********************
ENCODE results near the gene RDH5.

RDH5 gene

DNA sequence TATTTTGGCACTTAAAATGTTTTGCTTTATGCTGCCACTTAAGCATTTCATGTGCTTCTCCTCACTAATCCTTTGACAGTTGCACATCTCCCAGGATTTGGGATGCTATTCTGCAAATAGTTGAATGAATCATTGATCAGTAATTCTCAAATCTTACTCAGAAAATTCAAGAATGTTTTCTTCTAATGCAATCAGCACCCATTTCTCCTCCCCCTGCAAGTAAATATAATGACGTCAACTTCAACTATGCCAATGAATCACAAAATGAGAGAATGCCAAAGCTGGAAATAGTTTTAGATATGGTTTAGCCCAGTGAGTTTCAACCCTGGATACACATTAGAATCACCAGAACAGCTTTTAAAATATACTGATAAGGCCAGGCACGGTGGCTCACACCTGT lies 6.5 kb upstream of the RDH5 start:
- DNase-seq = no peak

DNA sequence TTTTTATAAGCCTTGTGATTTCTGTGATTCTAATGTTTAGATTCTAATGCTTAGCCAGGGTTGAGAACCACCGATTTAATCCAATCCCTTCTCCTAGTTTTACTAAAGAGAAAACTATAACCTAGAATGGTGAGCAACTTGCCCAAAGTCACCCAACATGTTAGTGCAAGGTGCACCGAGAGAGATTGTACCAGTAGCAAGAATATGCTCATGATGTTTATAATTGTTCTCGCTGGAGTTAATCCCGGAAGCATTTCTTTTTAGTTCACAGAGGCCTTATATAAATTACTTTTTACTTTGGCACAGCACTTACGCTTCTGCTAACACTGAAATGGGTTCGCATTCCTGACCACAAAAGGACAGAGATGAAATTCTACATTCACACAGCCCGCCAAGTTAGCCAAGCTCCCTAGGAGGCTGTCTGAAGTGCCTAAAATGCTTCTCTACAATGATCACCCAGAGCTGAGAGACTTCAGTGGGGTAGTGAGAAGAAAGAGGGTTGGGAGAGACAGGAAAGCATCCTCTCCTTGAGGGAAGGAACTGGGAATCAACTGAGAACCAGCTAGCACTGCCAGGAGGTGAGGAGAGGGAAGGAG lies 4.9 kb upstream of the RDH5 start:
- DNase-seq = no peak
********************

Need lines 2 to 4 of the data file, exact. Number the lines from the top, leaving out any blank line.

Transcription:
RDH5 gene

DNA sequence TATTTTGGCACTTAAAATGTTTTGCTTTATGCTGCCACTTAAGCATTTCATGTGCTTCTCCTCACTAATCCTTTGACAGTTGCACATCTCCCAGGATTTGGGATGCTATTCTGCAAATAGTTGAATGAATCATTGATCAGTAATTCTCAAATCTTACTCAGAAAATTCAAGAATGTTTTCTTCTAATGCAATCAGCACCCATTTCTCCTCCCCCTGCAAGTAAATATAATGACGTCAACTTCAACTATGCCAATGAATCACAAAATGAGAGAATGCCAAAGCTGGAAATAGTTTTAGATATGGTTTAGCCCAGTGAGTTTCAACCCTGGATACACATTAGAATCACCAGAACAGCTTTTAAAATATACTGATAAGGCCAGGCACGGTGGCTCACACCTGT lies 6.5 kb upstream of the RDH5 start:
- DNase-seq = no peak